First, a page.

Now is an excellent time to be an electrician. These professionals are in high demand as residential housing and commercial facilities age and as new development increases. But what does it take to win the job as an electrician? It’s more than a slick resume. Here is a sampling of the critical characteristics and skills of the most sought after electricians. See if you fit the bill.
The Job Description
Each electrical job is unique, but to get hired on as a full-time electrician, chances are that you will find some similarities in the jobs you apply to. In general, electricians are expected to install, maintain, and repair electrical power, communications, lighting, and control systems in homes, businesses, and factories. They work indoors and outdoors, in a variety of conditions, and often require at least some technical schooling, apprentice work, and licensing.
But don’t let similarities across different job descriptions allow you to let your guard down. When you are applying for jobs, be sure you read the description in full, because that can be a great resource for identifying the skills and qualities that will get you hired.
Employment of electricians is projected to grow much faster than the national average at an impressive 14 percent from 2014 to 2024. As homes and businesses require more wiring, electricians will be needed to install the necessary components. The U.S. Bureau of Labor Statistics projects that job prospects for electricians should be very good, as many employers report difficulty finding qualified applicants. The skills gap can work to your benefit as employers are looking for the best of the best and willing to pay for the professionals they do find.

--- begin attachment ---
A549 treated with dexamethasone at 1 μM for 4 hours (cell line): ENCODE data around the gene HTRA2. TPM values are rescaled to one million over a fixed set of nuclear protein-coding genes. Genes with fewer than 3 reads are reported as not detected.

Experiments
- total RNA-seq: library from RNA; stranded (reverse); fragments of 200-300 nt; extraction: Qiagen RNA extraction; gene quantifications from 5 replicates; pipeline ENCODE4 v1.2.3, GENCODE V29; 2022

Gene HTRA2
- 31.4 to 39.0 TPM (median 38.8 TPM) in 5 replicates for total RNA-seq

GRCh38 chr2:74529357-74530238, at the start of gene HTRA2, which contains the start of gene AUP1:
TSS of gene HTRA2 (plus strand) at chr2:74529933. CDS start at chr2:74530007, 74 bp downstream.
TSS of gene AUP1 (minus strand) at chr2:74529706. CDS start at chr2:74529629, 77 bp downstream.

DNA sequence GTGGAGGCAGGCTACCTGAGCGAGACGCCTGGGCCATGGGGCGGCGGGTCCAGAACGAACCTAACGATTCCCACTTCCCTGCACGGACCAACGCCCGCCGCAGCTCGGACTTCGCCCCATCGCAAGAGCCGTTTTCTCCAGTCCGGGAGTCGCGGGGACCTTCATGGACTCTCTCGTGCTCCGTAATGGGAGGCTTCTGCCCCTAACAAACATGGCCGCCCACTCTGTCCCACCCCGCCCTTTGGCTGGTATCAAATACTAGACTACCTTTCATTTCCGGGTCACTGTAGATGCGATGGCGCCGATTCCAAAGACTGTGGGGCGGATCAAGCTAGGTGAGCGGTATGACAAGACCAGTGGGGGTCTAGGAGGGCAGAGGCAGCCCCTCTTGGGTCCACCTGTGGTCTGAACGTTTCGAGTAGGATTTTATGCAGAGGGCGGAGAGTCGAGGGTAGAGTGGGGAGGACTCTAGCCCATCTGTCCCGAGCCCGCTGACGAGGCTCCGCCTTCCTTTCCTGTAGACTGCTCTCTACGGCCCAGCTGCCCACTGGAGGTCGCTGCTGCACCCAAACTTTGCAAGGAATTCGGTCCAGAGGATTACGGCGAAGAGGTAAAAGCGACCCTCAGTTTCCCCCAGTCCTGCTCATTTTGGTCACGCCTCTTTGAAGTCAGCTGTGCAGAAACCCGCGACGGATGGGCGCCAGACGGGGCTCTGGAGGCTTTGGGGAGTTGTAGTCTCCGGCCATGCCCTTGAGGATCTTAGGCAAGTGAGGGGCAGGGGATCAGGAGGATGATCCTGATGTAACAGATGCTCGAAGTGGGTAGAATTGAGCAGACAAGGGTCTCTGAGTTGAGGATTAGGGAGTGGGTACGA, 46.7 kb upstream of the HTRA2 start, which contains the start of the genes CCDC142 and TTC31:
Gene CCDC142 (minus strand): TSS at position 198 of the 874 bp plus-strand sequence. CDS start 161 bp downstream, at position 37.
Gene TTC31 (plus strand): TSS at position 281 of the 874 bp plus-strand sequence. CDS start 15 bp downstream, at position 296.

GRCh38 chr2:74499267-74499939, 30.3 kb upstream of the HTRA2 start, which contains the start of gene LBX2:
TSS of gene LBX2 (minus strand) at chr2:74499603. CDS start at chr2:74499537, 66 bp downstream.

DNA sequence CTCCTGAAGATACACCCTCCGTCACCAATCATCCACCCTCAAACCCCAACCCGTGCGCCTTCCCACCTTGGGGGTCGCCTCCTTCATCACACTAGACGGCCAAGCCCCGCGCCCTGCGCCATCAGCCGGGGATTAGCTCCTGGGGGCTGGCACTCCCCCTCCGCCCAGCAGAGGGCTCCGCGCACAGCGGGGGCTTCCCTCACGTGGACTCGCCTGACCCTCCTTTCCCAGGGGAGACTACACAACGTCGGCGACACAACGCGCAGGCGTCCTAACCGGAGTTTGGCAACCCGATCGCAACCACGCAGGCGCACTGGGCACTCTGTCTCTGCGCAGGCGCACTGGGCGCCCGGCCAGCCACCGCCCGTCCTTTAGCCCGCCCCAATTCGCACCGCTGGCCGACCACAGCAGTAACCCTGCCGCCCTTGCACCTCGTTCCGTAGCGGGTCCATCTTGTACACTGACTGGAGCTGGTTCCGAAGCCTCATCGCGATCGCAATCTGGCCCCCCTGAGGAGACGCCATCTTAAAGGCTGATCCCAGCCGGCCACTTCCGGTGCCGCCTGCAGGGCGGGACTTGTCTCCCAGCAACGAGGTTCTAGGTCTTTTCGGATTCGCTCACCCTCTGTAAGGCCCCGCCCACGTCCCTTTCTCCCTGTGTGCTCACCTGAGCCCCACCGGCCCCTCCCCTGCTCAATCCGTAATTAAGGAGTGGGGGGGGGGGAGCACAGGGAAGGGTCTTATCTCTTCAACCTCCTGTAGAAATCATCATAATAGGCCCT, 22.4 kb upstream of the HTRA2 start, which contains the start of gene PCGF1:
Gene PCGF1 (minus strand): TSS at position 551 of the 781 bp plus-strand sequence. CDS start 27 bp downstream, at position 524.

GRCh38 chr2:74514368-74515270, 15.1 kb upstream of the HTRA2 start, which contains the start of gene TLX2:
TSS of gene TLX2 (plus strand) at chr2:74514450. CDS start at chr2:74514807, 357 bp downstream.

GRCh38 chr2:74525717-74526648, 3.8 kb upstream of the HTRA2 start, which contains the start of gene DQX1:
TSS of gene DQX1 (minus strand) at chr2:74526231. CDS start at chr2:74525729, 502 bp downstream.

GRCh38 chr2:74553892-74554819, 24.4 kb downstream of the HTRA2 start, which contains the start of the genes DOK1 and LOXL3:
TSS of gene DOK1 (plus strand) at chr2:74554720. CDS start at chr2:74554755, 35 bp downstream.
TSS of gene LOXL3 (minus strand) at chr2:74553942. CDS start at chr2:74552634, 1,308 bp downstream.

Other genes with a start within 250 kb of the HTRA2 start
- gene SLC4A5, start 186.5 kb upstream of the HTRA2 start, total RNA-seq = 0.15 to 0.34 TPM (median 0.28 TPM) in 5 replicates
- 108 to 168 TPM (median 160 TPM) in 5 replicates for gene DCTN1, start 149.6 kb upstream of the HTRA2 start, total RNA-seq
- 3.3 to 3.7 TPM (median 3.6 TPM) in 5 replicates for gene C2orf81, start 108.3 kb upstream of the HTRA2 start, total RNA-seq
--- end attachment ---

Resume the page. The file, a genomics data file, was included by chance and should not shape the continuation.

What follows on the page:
The median pay for U.S. electricians in 2016 was $52,720 per year or $25.35 per hour, depending on the project, very competitive given the education level required for the position. The median income of other non-college educated professionals comes in at about $30,000 in the U.S.
Qualifications and Critical Skills
Many employers look for electricians with one-year on-the-job training or full-time experience as an electrician or equivalent trade skill. Many employers look for candidates with specific experience in operation, electrical codes, and other industrial requirements. Previous experience is always a good thing. The ability to read and write in English is always important, as are basic math skills and manipulation of calculations. Many states have specific electrical licenses that they will require from applicants.
Other important skills include business skills, customer service skills, critical thinking skills, troubleshooting abilities, color vision, as well as the appropriate physical stamina and strength to work standing or walking all day and lift heavy components into position. They must be able to read blueprints or technical diagrams, install and maintain wiring, control, and lighting systems, inspect electrical components, and identify problems using a variety of testing devices. Electricians must be able to repair or replace wiring, equipment, or fixtures as needed, using hand and power tools. They are called on to follow state and local building regulations based on the National Electrical Code and should be confident in the ability to direct and train another worker to assist in these tasks.
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